Today we have an overview of the 2011 season in Trench 3. Apologies for the lack of a north arrow and scales in the pictures. They are my own, informal images taken throughout the duration of the dig. Please feel free to ask questions, disagree etc. The more ideas the better.
Trench Three End of Season Report
It’s been a jam-packed season of new features, new finds and new supervisors in Trench 3 this year. Work has primarily focused on bringing to the fore those areas that have received limited attention, primarily the NW and NE corners of the trench and Hope-Taylor’s Baulk A. This has proved very rewarding as we have unearthed some amazing finds as already reported, and several substantial structural features have begun to emerge.
Baulk A, which is part of the remnant of Hope-Taylor’s main excavation in the 1970’s has been the focus of much attention.
The primary context we were excavating this year comprised of a major occupational dumping deposit, which abuts against a massive stone wall to the east of the baulk. Within this context we found numerous objects such as the possible cauldron fragments, the bone comb and many styca’s (8th-9th century Northumbrian coins). These finds were amongst a mountain of discarded animal bone, shell and rubble from the collapsed wall. The evidence suggests that this area probably dates to around the late 8th to 9th century. Below this deposit we found several stone linear features, which may be the remnants of post-beams for structures, kept off the floor by a stone surface. Next year one of the primary goals will be to further explore the relationship of the stone wall in relation to the surrounding features and deposits.
We will also reach Hope-Taylor’s levels on the north side of the baulk, which will allow us to marry-up his excavations with that of the BRP’s. This will be a pivotal moment, as we can begin to amalgamate his archive with our own; a long-standing aim of the Bamburgh Research Project.
Work on the NW corner was underway concurrently with the Baulk A excavations. In this area we had a number of structures, including a large, rubble filled wall, burnt out post-holes and mortar spreads, all of which were covered by a burning episode.
The finds, including the gold filigree fragment and one of the earliest styca’s we have been able to date, have been found below this burnt deposit. This indicates that this area dates to around the 8-9th century. This is particularly interesting as this part of the trench is substantially higher than the SW corner which we believe dates to the same period; confirming our suspicions that the land level drops off towards the SW corner, following the contours of the natural bedrock. Next year we will focus on taking of the remaining later contexts that abutted the burning layer, allowing us to unite this corner with the rest of the trench.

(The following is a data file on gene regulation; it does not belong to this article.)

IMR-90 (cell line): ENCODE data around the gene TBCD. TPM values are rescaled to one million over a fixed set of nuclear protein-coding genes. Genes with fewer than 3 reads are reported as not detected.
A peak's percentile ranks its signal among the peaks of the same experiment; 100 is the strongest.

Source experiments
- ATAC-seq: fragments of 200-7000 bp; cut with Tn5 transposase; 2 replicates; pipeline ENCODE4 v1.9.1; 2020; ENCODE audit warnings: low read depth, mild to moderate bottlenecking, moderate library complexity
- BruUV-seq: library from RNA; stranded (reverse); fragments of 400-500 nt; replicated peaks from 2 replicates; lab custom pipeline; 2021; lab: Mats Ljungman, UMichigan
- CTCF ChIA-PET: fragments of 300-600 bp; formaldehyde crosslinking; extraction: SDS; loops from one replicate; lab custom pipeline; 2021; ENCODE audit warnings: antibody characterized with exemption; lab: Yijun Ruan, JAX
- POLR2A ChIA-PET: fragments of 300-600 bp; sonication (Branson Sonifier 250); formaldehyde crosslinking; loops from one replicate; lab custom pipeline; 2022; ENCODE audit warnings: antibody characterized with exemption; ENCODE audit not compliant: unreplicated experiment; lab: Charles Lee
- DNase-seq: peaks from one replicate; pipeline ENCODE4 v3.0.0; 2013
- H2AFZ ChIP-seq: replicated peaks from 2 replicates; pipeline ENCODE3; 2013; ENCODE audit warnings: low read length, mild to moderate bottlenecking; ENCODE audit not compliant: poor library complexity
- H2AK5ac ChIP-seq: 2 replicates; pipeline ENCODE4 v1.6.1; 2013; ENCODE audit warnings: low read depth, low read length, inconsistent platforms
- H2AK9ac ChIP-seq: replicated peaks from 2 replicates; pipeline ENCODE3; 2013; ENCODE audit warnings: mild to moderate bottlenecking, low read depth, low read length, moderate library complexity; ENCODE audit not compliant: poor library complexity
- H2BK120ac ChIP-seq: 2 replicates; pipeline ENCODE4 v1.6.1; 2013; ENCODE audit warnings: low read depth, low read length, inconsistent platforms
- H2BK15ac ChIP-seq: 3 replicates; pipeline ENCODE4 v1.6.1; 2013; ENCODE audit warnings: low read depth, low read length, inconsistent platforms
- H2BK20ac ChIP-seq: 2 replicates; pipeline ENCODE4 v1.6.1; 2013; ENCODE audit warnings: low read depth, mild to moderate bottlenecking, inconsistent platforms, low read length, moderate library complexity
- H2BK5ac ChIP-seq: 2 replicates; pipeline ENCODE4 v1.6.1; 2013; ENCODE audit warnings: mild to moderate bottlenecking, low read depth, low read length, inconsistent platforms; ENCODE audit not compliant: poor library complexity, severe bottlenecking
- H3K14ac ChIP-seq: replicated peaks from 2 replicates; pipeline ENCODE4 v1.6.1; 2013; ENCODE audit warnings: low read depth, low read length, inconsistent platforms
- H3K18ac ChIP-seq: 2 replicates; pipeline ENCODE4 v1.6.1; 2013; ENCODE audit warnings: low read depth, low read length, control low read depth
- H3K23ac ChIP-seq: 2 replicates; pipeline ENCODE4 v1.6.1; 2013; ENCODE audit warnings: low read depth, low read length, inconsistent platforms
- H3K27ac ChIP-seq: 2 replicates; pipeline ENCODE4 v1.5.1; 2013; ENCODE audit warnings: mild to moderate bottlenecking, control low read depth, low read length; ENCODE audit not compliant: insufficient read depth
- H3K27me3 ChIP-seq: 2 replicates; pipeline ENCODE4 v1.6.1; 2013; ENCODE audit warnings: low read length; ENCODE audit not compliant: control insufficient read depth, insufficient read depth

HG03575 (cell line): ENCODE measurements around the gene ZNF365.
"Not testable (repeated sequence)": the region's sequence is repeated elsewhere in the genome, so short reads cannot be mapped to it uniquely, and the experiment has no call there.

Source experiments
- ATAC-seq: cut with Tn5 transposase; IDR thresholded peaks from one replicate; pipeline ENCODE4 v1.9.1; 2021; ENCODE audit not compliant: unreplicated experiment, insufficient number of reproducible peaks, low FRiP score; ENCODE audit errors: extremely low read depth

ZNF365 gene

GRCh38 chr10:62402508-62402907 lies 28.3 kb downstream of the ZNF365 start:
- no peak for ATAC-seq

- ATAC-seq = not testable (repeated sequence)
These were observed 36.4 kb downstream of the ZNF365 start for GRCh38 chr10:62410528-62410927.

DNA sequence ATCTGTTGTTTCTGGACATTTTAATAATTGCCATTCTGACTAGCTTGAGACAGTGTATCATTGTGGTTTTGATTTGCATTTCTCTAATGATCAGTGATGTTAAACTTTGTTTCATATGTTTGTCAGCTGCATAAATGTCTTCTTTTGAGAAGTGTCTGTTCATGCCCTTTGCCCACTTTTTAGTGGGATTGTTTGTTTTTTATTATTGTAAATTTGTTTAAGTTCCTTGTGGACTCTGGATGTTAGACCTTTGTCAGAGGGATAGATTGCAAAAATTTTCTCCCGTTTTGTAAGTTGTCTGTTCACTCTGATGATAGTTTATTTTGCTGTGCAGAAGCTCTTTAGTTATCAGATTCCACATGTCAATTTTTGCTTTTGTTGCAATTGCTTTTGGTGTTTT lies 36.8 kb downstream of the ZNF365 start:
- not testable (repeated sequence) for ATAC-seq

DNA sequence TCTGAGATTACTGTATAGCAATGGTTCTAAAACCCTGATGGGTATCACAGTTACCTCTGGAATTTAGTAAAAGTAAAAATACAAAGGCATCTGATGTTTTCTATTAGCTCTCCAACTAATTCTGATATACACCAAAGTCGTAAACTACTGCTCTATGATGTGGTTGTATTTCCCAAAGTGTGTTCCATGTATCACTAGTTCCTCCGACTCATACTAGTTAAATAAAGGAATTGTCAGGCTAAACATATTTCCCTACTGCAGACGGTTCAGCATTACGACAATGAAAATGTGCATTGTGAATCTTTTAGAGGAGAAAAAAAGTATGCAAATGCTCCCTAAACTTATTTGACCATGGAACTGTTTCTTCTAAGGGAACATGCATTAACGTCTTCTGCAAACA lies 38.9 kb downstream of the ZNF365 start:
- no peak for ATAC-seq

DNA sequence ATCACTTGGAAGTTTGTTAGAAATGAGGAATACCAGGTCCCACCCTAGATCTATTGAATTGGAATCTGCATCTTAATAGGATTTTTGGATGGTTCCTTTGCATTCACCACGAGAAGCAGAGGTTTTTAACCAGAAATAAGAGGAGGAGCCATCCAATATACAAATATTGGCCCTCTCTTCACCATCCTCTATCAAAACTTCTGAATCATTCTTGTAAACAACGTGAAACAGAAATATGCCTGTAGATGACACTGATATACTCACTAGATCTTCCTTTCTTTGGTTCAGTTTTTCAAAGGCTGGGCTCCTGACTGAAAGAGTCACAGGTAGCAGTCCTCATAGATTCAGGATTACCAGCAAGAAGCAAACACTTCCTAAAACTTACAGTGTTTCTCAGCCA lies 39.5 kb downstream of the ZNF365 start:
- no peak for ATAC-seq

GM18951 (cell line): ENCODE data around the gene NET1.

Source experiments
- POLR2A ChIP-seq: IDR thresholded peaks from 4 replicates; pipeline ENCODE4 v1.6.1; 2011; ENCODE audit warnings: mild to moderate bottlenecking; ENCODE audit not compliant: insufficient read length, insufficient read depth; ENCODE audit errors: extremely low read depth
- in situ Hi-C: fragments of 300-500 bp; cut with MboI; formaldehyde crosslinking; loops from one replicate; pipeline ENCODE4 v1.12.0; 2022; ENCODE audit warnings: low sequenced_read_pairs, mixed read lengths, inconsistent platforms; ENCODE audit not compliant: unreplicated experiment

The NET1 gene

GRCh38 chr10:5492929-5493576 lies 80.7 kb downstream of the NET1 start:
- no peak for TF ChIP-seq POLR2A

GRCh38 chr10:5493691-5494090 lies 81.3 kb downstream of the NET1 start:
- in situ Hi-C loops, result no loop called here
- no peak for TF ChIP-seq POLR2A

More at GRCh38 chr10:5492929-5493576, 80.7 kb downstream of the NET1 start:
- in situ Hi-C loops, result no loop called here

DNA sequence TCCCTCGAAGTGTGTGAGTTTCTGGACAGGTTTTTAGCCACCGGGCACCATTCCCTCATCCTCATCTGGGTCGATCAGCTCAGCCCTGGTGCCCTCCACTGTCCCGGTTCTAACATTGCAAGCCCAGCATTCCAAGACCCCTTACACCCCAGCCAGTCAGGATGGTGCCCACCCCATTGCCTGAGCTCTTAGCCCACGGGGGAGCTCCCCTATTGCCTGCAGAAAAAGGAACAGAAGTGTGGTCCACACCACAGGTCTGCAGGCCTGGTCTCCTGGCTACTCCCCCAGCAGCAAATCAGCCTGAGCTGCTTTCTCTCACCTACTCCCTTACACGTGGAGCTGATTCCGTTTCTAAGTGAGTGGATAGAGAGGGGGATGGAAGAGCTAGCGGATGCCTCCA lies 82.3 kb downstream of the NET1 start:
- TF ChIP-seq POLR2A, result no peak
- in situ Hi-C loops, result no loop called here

The NE corner also received something of a face-lift in the latter part of the season. This exposed more stone features and was pivotal in helping us recognise a large linear that runs north to south across the trench (See below). It also appears as if part of the bedrock may have been removed to accommodate a structure. This is a building technique more commonly observed in Trench 1.
During the removal of a large deposit which almost covers the whole trench (3239 for those of you who are interested) we began to unearth many interesting stone features (See Linear 1 and 2 below). This work is not yet complete and will form one of the primary tasks as the beginning of the 2012 season. However, at this stage it does appear as though we have substantial stone structures emerging. Their size and function remains elusive. Furthermore, the removal of context 3239 has slowly been revealing areas of burning, which were originally presumed to be related to metalworking. However, in the closing weeks of this season, a competing theory has emerged. Excavation of these features has uncovered potential packing stones, indicating that we may be dealing with a series of burnt-out post-holes, suggesting some sort of structure. This is supported by their roughly linear arrangement, running N-S across the trench, interrupted by an area of stone paving, which we have dubbed ‘the porch’.
Until recently we were a little stumped by this feature, as it appeared to be sitting alone in a sea of archaeology. However, we are beginning to think that it may be associated with the burning deposits, forming part of large wooden building that has burnt down. The man-made cleft in the rock, in the NE corner, could potentially be part of this building, as its sits on the same alignment as the burning. At this stage these are simply suppositions as the archaeology still remains largely to be excavated but this mystery will form a major part of next year’s investigation.
The hammerscale sampling that was begun in 2010 continued this year under the supervision of Dan Bateman. Next year we intend to extend the sampling across the SE corner where we have a small building, which we believe to have been associated with metal-working. This area of the trench is the subject of an article appearing in the Journal of Medieval Archaeology next year, so keep an eye out for a more in-depth discussion.
Finally, we spent several days conducting engineering work on our section sides. After a terrible winter they were beginning to look a little worse for wear and needed a bit of TLC. We now have new dry-stone walls and a back-filled sondage to add to our list of achievements.
I must extend a huge thank you to Dan for all his efforts this year and Steph for stepping into the breach and taking on the role of assistant supervisor. A huge thank you to all the students who worked incredibly hard and I hope to see you all back again next year.